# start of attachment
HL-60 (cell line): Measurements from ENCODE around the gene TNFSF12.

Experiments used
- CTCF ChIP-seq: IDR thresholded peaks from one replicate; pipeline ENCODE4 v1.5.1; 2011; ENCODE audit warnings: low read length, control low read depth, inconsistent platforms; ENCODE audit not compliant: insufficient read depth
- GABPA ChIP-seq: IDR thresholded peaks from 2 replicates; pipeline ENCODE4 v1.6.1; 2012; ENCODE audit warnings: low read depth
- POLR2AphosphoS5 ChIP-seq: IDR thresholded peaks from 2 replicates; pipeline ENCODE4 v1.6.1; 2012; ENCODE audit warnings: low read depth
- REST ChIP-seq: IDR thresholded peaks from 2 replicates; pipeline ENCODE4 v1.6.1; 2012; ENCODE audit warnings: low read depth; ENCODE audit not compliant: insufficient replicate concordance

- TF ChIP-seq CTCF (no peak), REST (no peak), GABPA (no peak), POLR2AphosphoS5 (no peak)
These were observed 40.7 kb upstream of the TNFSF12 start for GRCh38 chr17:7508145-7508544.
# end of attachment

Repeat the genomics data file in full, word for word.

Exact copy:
HL-60 (cell line): Measurements from ENCODE around the gene TNFSF12.

Experiments used
- CTCF ChIP-seq: IDR thresholded peaks from one replicate; pipeline ENCODE4 v1.5.1; 2011; ENCODE audit warnings: low read length, control low read depth, inconsistent platforms; ENCODE audit not compliant: insufficient read depth
- GABPA ChIP-seq: IDR thresholded peaks from 2 replicates; pipeline ENCODE4 v1.6.1; 2012; ENCODE audit warnings: low read depth
- POLR2AphosphoS5 ChIP-seq: IDR thresholded peaks from 2 replicates; pipeline ENCODE4 v1.6.1; 2012; ENCODE audit warnings: low read depth
- REST ChIP-seq: IDR thresholded peaks from 2 replicates; pipeline ENCODE4 v1.6.1; 2012; ENCODE audit warnings: low read depth; ENCODE audit not compliant: insufficient replicate concordance

- TF ChIP-seq CTCF (no peak), REST (no peak), GABPA (no peak), POLR2AphosphoS5 (no peak)
These were observed 40.7 kb upstream of the TNFSF12 start for GRCh38 chr17:7508145-7508544.